Monday, April 14, 2008

Investment And Health Savings Accounts (HSAs)

Health savings accounts (HSAs) are becoming more common as businesses across the U.S. place more of the onus of health care costs on their employees. As a result employees are now faced with a problem of not only learning the health insurance side of these new accounts, but also the investment side of Health Savings Accounts. Read our article, Health Savings Account (HSA) Basics, if you aren’t already familiar with HSAs.

My company recently switched to an HSA plan, so I thought I would share some of what I have learned.

Some investors may welcome the switch to an HSA plan because it offers the potential to generate returns inside the account. Money going into the HSA account is pre-tax, and as long as the money is spent on medical expenses, the money (and any gains generated inside the account) is also tax-free when you spend it. Sounds pretty amazing, right?

HSA providers typically offer several investment options to account holders, ranging from a basic money market fund to several different types of index funds. The HSA account my company offers gives us the option to keep the funds in a money market to which we can charge medical expenses directly via a debit card, or to invest in one of 13 Vanguard index funds. Most investors would probably think this is a no-brainer, and the Vanguard funds are the way to go. That was certainly my first reaction, but then I started to think of some potential drawbacks.

The first potential pitfall of investing in the funds is the time and convenience factor. With the Vanguard option, you are not able to get a debit card, and to get reimbursed for any expenses you must prove the legitimacy of the claims with receipts and other paperwork. In addition, it will take time to sell out your positions and issue a reimbursement check.

The second issue is the volatility of index funds, which are not guaranteed and may lose value. In the long term, most investors accept this risk, because historically the market has trended up over time. However, what if you get in a major accident next month and the market just lost 15 percent of its value? Some health expenses are just unpredictable. If you have a healthy savings account on the side you may be able to overcome this potential hurdle, but if you are relying on your HSA funds, you must make sure they are there when you need them.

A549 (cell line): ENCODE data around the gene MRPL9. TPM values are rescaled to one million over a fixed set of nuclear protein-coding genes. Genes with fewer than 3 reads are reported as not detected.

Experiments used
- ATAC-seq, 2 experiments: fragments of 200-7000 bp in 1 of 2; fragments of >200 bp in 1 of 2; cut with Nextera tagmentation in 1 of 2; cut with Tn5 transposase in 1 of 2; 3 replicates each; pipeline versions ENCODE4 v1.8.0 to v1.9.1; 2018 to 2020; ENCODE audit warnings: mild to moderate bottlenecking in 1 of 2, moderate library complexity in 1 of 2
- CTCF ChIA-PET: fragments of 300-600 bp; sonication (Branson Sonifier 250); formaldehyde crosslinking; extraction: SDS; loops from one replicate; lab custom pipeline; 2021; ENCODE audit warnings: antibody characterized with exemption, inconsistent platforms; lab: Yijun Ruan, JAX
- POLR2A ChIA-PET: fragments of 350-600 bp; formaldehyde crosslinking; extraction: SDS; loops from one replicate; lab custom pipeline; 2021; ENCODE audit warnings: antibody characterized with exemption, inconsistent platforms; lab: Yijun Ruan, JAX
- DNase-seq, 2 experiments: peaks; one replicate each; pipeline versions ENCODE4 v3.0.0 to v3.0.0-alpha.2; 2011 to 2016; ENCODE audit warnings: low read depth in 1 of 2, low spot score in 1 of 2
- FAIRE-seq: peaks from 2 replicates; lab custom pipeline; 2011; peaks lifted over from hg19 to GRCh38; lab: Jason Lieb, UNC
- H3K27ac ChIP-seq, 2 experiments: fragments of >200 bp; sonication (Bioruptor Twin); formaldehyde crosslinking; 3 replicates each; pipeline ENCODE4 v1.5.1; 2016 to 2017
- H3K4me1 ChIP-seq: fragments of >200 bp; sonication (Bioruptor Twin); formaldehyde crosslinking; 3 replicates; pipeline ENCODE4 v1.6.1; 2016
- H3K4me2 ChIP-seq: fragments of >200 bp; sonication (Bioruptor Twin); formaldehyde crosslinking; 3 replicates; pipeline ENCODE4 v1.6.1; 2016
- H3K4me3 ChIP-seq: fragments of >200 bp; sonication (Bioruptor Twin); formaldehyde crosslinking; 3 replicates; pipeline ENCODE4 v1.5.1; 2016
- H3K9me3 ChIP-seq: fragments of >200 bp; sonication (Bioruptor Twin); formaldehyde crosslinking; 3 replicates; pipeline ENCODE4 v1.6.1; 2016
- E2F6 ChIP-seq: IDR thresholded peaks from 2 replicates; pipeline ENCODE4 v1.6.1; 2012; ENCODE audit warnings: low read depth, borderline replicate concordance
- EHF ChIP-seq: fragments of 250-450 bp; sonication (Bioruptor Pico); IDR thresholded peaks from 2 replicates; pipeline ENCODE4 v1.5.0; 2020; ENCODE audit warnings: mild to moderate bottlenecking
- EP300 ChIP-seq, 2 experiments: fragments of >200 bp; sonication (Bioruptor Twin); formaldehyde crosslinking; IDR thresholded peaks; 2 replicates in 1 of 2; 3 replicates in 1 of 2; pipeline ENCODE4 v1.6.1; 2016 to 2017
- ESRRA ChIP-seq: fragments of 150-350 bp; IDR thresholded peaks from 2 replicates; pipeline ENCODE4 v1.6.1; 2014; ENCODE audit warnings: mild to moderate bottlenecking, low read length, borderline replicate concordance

If you are like most Americans and don’t have much in the way of extra savings, then you are probably better off keeping your HSA investments in a money market fund or low-risk bond fund--at least until you get the balance of your account high enough to cover your deductible. If you have a cushion to fall back on, then it is probably safe to invest in those higher-risk funds.

1 comment:

Anonymous said...

This is why I currently have my HSA funds in an high-interest, no-fee checking account with a credit union. With Alliant Credit Union, I earn 5.10% APY and my money is FDIC-insured. You'd be a complete fool to put your HSA money in the stock market right now, especially given the recent volatility and talk of a possible upcoming deep recession. But, being able to put one's funds in the stock market is not a "drawback". Hardly so! It can be a wise choice for someone who clearly knows what they're doing. Like any investment account, you must diversify and manage risk. So, the problem is not with HSAs or investment accounts. The problem is with people who make bad decisions. If anything, HSAs are the best way to go because they put you in the driver's seat. You keep YOUR money and you don't let the government give it up to bureaucracy and insurance fraudsters billing for $100 toilet paper and $5,000 hospital beds.